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That’s the moral passed along by an accountant who called me to see if I could help out a client of his, who co-signed a mortgage.  Seems the son had “hopes” of landing a job, and needed the “stability” of a house, so Dad put up the downpayment and put himself on the hook.

The job the son landed turned out to be 2,000 miles away, so the son up and moved, leaving the house --and his father-- behind in a cloud of dust (and obligation). 

Dad neither wants to be a landlord nor a deadbeat, so I agreed that I’ll meet with him to explore what legal and practical options are available to salvage his credit score (perhaps) and recoup some of his equity (highly unlikely).  I will not be offering any advice on repairing the parent-child relationship, I assure you.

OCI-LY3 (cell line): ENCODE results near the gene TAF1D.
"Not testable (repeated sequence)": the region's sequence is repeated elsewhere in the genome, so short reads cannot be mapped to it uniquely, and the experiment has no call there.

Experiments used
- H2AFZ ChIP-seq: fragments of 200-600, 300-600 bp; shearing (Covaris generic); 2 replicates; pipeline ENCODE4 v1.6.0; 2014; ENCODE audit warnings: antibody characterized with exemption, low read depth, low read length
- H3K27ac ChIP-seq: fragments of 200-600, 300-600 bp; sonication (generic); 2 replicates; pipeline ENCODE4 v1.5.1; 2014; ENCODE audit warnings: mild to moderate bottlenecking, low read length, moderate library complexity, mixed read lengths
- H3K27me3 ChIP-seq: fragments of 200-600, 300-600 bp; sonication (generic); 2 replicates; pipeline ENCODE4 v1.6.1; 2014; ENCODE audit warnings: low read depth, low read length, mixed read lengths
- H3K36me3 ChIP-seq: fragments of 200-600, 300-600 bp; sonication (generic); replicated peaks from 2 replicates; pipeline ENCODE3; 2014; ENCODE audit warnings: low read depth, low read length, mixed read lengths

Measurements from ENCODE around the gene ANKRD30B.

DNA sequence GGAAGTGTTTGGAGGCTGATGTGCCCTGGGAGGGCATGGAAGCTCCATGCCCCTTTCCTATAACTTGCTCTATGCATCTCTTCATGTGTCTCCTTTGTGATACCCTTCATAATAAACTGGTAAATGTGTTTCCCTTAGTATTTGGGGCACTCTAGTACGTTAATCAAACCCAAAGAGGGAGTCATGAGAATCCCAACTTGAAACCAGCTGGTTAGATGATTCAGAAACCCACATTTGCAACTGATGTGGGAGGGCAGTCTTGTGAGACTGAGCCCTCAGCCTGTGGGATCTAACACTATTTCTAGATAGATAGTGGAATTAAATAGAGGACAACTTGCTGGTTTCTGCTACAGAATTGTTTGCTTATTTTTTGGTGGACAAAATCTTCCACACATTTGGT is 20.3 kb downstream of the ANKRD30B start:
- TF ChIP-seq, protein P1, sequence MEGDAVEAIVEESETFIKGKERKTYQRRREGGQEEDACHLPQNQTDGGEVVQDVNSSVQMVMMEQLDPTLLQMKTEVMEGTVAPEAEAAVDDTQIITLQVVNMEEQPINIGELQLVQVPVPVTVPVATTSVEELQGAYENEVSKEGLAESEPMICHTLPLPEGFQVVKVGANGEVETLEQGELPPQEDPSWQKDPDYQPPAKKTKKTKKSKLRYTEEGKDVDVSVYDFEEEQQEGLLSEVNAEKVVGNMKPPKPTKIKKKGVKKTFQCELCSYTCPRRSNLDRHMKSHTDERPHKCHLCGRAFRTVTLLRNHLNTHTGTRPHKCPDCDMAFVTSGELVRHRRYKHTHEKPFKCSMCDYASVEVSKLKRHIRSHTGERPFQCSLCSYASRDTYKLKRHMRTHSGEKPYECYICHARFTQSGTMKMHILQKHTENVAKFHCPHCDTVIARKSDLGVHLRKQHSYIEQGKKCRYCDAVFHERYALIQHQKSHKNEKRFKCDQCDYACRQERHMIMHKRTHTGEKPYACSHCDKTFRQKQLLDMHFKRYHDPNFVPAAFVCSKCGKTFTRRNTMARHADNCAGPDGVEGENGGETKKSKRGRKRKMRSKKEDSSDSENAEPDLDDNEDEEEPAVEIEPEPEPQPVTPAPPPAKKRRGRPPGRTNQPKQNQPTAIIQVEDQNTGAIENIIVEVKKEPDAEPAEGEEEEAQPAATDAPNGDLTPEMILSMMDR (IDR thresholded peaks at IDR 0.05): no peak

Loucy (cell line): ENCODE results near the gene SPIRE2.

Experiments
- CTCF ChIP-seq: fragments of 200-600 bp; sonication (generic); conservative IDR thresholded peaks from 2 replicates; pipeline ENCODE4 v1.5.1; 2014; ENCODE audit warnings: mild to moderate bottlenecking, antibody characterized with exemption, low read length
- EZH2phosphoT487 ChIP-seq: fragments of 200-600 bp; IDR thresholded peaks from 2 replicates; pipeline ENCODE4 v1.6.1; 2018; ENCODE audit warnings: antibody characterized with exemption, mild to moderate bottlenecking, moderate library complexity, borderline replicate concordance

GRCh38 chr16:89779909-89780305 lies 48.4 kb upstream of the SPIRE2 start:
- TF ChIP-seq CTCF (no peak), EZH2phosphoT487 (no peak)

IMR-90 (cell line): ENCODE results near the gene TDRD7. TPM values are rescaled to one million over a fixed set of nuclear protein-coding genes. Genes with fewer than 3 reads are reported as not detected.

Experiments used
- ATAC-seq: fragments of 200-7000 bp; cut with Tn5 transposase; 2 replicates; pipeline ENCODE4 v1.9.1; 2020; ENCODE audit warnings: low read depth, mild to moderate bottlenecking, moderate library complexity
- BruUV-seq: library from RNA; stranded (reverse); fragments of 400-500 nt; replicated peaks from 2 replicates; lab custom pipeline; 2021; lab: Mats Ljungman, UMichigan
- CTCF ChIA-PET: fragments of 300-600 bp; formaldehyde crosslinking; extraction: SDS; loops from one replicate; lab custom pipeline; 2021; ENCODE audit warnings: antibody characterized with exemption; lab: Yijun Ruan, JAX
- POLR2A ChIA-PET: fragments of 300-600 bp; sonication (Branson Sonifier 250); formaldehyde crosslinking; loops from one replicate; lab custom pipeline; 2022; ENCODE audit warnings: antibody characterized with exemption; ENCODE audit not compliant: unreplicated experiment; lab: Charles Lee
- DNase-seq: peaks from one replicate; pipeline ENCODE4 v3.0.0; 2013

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( 2 comments — Leave a comment )
(Anonymous)
Oct. 2nd, 2010 11:28 pm (UTC)
Talk to the accountant before, not after.
This does not surprise me. I heard stories of bus boys buying $500,000 to $800,000 houses with sub-prime loans in the "no down payment" needed heyday of a few years ago. The father should have consulted the accountant BEFORE he co-signed with his son.
real_lawyer
Oct. 3rd, 2010 01:17 am (UTC)
Re: Talk to the accountant before, not after.
AMEN!
( 2 comments — Leave a comment )

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